She’s two and she speaks in full sentences. She can climb a rock wall and pick the lock on her bedroom door. If she can’t learn to piss in the damn toilet then HOUSTON WE HAVE A PROBLEM.
Anyway I know this is a touchy subject and one of those things that everyone has to just do their own way. If you want to wait until your kid ASKS to use the potty, then good for you. I would venture to guess potty training will be much easier for you. BUT – you will spend more money on diapers, and your kid won’t be accepted to the Montessori preschool that is 5 minutes from your house, and you might end up having to run your toddler to the potty 75,000 times the exact week your new baby is born. Also, your kid might not ask to use the potty until they are 3 or 4 or 5 (apparently 3 is now the average age that kids potty train) and then you are up against a wall (known as the Kindergarten intake form) and the last thing you need when potty training is to be up against anything.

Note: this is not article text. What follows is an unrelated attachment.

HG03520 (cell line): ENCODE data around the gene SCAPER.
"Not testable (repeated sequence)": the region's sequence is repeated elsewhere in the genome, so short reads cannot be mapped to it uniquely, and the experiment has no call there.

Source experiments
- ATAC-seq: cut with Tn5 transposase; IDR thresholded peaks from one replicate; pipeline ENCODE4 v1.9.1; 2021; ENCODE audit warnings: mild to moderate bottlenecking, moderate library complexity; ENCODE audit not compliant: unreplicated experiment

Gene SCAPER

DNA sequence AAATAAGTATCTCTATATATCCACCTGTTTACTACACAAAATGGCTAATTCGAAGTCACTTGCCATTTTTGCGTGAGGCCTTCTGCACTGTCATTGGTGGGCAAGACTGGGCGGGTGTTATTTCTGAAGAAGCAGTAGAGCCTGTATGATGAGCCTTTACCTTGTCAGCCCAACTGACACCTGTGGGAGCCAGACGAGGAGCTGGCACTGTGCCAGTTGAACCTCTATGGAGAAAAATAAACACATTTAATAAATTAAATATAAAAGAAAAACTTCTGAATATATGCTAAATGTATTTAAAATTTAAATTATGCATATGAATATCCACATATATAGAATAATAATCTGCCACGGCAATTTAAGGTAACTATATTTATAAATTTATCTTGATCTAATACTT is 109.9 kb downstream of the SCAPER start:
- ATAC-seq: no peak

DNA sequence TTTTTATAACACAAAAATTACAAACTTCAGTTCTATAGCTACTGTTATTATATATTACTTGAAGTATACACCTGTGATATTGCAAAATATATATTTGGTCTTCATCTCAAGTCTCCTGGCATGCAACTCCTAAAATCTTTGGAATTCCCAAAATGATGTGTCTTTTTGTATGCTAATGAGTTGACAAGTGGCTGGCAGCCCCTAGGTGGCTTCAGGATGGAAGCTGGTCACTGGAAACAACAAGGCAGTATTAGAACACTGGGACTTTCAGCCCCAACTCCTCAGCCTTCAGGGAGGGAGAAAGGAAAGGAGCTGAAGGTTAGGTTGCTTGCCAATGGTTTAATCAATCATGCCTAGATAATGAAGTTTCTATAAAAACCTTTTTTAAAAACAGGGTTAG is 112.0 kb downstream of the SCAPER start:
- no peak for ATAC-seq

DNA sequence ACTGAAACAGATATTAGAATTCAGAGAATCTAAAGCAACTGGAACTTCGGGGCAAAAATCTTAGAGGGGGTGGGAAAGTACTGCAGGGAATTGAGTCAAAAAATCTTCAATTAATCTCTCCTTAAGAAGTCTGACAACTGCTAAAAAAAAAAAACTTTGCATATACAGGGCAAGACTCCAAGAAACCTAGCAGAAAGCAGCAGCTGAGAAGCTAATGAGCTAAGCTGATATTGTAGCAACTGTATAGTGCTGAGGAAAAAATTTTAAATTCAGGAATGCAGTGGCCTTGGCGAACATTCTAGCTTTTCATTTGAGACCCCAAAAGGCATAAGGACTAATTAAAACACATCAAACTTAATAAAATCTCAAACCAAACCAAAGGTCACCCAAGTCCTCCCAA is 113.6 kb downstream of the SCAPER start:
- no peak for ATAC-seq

Since those are all risks I am just not willing to take, we forged ahead despite the incredible mess/frustration.
Day two looked a lot like day one from the start. By naptime, I was about ready to throw in the towel and/or strap Mia onto the toilet and just leave her there.
I think God/Mother Nature/Mia could sense my desperation and miraculously – when I went to get Mia up from her nap her diaper was dry and she said “mommy, I’m pooping.”
I had learned by this point that that was Mia-Speak for “I need to (or I’m about to) go pee.” I whisked her off to the potty and…
I pretty much lost my mind with excitement. I called Dan upstairs to look at it. I took a picture of it (and later deleted it because even I felt like maybe that was crossing the line). I jumped up and down and gave Mia 15 high fives and a full size marshmallow. (NOTE: We later transitioned to mini marshmallows and stickers after it was clear she had figured out our little game and started pounding water and peeing one drop at a time to maximize her marshmallow winnings.)
After that it was on. With the exception of a couple drops that missed the potty due to unfortunate timing, the rest of Mia’s bodily functions for the entire day were deposited IN THE POTTY.
Now, I’m not gonna lie. The kid is not miraculously potty trained in 2 days.